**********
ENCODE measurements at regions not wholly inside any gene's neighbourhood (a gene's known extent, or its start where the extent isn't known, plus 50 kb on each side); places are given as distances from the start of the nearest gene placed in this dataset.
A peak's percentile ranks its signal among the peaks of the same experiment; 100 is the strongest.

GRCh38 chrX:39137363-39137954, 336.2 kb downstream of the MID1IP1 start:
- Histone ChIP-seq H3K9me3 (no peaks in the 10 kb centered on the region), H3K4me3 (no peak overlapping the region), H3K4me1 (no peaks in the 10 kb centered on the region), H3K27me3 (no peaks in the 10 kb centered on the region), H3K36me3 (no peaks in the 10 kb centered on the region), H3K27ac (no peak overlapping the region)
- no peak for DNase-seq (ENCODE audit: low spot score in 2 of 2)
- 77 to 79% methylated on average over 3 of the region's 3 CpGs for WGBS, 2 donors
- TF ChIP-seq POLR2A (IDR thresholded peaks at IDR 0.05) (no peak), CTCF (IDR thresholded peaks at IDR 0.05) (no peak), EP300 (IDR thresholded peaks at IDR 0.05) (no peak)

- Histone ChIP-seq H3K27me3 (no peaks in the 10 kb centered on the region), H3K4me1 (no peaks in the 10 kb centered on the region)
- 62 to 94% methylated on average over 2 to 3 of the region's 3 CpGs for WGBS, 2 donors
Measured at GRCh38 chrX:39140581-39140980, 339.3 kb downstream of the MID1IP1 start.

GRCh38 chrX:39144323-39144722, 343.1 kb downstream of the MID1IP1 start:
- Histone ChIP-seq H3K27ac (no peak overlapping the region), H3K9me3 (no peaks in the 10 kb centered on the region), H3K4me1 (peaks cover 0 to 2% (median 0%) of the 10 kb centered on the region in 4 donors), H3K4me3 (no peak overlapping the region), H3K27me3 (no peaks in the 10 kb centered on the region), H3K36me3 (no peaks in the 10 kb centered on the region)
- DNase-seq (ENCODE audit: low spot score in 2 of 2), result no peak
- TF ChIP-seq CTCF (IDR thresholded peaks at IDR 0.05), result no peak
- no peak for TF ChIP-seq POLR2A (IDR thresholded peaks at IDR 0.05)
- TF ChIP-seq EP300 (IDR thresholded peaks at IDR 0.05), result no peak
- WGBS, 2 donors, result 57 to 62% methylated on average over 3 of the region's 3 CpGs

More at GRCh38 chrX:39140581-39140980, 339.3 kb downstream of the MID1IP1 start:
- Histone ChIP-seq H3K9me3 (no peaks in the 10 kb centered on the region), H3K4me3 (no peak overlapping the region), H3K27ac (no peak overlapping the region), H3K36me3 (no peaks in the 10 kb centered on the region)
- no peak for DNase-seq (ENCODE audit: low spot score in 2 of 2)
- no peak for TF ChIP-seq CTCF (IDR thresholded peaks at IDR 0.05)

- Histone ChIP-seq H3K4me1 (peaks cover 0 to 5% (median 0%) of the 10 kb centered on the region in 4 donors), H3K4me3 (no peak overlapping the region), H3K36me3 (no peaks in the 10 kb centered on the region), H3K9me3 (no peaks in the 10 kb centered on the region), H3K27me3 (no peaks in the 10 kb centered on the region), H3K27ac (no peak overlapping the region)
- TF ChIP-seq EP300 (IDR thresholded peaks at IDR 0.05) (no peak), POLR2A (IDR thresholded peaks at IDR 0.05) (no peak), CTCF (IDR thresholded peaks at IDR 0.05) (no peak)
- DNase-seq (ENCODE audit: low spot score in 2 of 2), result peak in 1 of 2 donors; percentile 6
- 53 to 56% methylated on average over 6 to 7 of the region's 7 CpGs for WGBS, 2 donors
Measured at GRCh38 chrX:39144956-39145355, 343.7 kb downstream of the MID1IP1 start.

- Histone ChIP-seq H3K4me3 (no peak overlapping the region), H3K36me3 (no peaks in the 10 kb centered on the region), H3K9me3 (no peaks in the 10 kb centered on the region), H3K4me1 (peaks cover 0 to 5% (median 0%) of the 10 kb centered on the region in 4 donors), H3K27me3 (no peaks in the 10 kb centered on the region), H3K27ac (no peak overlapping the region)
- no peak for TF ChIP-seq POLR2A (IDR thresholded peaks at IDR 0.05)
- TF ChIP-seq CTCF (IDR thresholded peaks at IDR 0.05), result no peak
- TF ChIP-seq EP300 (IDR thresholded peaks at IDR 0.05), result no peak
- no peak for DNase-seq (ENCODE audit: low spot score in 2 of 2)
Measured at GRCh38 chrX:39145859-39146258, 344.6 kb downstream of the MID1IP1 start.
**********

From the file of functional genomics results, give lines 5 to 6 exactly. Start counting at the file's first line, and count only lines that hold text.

- no peak for DNase-seq (ENCODE audit: low spot score in 2 of 2)
- 77 to 79% methylated on average over 3 of the region's 3 CpGs for WGBS, 2 donors